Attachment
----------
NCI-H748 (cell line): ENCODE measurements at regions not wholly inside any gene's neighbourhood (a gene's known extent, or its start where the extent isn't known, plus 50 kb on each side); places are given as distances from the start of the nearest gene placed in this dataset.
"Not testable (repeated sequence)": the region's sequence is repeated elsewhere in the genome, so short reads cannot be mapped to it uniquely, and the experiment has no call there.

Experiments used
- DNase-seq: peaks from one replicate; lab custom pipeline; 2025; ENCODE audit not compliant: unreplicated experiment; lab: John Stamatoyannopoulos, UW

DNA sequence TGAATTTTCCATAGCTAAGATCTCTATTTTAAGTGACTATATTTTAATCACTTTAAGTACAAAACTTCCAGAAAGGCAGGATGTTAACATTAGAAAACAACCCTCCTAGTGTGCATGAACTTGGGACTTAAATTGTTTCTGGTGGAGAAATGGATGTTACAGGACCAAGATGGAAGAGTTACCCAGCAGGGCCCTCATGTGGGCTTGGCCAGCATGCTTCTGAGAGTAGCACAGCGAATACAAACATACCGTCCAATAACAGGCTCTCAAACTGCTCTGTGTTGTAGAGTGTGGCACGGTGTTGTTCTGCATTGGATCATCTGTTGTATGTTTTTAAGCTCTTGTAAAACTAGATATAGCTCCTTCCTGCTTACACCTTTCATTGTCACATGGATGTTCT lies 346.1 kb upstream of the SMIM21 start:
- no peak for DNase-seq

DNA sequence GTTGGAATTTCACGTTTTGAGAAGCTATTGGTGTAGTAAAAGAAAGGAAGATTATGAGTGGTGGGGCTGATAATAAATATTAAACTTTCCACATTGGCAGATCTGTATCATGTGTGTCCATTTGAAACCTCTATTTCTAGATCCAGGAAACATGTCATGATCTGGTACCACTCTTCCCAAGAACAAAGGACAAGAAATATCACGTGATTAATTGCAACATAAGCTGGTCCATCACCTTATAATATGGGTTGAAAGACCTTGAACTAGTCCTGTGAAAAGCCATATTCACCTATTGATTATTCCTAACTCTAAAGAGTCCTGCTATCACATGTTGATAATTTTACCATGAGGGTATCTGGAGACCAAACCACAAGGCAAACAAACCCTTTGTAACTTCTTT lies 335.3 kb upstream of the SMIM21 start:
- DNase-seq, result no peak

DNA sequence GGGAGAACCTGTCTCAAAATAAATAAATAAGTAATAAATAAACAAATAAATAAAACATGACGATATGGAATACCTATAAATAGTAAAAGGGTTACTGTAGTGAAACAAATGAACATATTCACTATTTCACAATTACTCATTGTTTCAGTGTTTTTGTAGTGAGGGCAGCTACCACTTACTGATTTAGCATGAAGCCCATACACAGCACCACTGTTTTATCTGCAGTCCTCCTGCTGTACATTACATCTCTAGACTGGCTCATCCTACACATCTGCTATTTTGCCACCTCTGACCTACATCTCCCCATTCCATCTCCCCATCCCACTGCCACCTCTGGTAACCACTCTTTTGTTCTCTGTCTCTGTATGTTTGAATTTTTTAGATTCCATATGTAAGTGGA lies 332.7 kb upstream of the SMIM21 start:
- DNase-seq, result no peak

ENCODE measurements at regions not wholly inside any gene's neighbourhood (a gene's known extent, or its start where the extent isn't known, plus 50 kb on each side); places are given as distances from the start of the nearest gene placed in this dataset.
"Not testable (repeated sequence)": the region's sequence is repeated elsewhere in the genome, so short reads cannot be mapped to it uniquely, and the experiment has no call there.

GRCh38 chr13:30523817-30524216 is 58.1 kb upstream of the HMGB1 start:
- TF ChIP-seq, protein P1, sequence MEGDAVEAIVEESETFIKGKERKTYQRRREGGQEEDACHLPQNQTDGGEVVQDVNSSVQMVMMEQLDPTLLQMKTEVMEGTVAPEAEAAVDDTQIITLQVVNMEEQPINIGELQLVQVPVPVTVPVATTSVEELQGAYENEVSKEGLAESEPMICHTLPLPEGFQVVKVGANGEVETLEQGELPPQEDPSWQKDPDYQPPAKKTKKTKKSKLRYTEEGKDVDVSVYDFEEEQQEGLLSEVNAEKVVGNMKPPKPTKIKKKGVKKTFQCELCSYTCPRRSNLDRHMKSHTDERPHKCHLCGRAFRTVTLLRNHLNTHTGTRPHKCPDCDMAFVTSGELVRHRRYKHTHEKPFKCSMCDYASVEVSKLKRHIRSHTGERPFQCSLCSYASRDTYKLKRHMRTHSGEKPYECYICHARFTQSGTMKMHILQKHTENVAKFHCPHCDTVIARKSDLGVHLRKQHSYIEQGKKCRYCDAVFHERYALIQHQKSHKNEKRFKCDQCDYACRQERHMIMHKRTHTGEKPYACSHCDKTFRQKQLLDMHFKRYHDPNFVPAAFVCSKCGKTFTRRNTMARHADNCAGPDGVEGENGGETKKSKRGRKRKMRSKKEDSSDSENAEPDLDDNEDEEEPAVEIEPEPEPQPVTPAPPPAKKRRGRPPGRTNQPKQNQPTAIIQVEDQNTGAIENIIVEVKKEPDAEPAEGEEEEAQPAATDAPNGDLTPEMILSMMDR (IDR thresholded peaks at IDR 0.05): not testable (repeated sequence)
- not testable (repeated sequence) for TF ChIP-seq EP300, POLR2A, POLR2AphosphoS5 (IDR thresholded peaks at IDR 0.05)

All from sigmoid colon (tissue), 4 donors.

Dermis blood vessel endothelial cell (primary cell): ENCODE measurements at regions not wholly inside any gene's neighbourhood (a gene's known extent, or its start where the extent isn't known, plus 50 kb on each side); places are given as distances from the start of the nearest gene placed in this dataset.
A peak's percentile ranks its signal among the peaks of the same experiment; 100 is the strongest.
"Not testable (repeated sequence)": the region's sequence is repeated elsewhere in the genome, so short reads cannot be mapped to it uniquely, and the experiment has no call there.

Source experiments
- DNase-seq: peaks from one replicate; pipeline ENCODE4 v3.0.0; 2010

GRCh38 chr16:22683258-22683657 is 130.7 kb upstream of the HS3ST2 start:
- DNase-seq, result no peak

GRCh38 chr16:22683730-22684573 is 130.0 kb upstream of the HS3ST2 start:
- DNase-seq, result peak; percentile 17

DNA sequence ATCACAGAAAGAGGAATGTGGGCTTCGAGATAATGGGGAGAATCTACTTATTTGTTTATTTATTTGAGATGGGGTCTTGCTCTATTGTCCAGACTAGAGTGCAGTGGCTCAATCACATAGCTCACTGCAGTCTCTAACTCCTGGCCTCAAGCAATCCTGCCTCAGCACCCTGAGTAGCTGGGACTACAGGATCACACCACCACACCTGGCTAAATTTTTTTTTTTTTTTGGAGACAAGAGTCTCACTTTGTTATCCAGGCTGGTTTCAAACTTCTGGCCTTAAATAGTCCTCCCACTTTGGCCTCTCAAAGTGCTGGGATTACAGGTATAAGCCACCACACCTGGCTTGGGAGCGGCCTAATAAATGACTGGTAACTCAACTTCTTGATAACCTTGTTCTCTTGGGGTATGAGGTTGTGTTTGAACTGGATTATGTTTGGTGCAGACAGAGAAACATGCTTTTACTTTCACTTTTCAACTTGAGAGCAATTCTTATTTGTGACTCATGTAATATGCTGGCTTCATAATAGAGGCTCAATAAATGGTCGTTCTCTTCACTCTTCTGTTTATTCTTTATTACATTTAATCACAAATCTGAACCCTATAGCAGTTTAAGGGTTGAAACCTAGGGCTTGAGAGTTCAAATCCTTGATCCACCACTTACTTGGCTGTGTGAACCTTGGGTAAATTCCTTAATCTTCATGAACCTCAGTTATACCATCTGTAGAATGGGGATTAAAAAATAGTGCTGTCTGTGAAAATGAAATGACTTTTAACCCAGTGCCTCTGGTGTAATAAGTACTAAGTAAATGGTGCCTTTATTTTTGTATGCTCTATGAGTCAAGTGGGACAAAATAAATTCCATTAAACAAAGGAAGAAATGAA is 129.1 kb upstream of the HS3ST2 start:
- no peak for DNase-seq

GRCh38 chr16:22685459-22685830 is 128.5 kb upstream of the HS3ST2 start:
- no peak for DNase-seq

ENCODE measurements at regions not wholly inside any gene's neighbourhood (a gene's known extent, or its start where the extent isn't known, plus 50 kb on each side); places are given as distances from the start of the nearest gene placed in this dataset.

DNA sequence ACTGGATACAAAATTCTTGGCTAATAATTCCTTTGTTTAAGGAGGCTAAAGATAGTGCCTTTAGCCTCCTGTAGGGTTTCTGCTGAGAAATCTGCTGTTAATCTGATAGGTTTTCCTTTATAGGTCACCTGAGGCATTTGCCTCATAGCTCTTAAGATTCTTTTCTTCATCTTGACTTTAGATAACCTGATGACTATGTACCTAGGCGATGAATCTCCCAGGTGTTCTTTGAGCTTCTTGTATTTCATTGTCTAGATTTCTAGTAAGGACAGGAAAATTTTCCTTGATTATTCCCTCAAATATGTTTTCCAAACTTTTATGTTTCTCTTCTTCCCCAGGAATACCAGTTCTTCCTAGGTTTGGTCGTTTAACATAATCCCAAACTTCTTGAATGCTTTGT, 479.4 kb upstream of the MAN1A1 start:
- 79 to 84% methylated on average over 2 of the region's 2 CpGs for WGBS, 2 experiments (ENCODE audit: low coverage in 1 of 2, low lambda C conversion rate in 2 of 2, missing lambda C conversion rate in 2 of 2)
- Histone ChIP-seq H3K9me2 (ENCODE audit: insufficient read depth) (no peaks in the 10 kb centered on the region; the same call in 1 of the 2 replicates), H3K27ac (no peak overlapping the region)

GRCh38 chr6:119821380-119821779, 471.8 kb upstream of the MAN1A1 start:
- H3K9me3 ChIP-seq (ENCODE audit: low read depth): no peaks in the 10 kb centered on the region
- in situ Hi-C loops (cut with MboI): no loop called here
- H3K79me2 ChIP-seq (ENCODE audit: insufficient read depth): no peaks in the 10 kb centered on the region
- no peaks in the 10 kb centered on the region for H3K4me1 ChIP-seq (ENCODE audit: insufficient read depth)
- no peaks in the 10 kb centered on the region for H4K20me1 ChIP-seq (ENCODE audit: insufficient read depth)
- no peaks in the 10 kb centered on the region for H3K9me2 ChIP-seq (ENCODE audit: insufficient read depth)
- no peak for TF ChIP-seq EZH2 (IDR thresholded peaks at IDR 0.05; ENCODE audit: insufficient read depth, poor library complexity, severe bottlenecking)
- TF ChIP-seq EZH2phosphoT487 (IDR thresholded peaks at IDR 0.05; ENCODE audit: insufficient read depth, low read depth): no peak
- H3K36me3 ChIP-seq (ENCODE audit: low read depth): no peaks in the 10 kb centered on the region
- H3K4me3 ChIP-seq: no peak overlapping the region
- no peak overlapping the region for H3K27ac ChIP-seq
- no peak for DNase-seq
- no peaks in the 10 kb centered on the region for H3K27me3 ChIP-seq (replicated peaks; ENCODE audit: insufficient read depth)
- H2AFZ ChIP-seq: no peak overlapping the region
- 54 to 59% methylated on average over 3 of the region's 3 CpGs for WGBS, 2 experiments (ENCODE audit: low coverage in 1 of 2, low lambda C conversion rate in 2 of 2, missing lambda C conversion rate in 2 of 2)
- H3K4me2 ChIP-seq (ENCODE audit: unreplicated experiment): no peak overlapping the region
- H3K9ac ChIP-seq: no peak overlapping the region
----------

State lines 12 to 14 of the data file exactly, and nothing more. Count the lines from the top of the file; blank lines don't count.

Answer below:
"Not testable (repeated sequence)": the region's sequence is repeated elsewhere in the genome, so short reads cannot be mapped to it uniquely, and the experiment has no call there.

GRCh38 chr13:30523817-30524216 is 58.1 kb upstream of the HMGB1 start:
- TF ChIP-seq, protein P1, sequence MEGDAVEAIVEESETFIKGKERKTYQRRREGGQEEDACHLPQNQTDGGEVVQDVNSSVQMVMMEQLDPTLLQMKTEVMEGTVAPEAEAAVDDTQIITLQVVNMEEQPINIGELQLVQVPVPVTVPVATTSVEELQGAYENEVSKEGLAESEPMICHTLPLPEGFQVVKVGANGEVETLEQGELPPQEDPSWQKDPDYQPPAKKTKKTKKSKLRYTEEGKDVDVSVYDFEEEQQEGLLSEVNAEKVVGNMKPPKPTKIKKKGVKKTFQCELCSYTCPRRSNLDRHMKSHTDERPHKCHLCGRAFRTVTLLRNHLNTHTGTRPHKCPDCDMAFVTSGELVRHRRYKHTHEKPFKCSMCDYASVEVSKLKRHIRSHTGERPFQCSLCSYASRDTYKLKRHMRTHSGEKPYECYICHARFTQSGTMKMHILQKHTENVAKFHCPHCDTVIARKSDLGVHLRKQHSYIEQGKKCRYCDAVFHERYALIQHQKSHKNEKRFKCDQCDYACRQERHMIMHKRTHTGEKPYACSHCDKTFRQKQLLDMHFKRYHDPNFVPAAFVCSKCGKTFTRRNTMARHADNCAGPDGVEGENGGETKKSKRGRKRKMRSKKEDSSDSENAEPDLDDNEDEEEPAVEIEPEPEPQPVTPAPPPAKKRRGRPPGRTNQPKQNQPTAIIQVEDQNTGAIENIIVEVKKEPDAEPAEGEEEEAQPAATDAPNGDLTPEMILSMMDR (IDR thresholded peaks at IDR 0.05): not testable (repeated sequence)